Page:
laminectomy Laminectomy surgery to remove a herniated lumbar disc is the procedure most commonly used to relieve these conditions, and the technique is as follows:
- An incision is made vertically along the midline of the back, usually about 5 cm long.
- They are separated from the bone the muscles lining the back of the spinal canal, also known as sheet.
- Opens a small window on the side of the vertebra that covers the herniated disk.
- It identifies the nerve root and carefully puts aside to reveal the bulge that forms the herniated disk.
- The disc material is removed and then the wound closed in anatomical layers restoring its original shape
Main disadvantages of this technique:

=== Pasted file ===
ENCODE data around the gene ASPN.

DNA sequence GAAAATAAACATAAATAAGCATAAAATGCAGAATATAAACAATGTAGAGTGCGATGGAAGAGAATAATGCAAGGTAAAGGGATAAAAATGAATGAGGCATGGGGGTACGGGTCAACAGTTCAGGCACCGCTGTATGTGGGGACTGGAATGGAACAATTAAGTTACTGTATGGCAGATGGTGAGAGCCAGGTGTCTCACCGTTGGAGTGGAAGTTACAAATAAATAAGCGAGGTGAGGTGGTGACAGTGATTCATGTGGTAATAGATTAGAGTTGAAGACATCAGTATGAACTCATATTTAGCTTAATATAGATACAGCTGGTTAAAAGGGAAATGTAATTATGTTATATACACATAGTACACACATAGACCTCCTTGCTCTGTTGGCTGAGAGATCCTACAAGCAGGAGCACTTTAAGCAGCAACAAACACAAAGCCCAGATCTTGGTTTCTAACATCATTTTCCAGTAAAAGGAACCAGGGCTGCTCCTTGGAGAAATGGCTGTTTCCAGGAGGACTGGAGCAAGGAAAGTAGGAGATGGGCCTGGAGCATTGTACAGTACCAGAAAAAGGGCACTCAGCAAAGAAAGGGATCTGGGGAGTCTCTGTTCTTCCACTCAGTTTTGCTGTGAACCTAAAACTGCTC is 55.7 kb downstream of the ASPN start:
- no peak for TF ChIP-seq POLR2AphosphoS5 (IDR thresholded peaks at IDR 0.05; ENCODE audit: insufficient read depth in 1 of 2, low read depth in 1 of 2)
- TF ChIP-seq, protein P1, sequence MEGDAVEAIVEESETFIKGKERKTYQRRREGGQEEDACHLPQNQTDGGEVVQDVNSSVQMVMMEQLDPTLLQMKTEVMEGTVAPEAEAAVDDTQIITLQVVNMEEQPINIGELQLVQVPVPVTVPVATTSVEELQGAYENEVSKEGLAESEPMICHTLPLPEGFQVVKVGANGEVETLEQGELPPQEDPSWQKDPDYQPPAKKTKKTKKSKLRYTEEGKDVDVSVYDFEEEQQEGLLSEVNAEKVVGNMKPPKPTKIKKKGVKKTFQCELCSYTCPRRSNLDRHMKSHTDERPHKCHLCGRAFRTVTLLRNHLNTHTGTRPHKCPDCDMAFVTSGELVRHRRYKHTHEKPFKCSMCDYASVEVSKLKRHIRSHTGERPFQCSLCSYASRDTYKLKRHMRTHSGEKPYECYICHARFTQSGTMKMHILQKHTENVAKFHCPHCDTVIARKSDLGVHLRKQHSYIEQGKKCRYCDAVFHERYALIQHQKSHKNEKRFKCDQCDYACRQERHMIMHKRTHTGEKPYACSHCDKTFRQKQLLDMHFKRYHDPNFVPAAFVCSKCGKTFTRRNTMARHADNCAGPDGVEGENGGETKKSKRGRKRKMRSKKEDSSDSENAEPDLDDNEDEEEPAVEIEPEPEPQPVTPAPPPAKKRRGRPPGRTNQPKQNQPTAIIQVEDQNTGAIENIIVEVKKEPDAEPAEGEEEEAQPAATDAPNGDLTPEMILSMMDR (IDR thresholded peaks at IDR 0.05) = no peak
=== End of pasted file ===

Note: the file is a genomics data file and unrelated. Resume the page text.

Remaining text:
The period of postoperative recovery is quite long. The patient takes 3 to 5 days to get out walking, and are discharged from 1 to 2 weeks after surgery. Most patients experience permanent pain relief, but the total recovery time of motor function may vary, and sometimes may even be necessary rehabilitation therapy. The rest can vary from 2 to 4 months and could even in some cases up to 6 months.
On the other hand, handling of nerves occurs in some patients the so-called epidural fibrosis, that is defective internal scar that would compress the affected nerves or even more than what compressing disk herniation. This is only a percentage of case and there is no way of knowing which patient will develop this dreaded sequel, also may lead to a destabilization of the spine at the level operated by the removal of part of the operated vertebrae This means that in some cases required the placement of metal plates and screws to fix or stabilize the spine at the surgical site.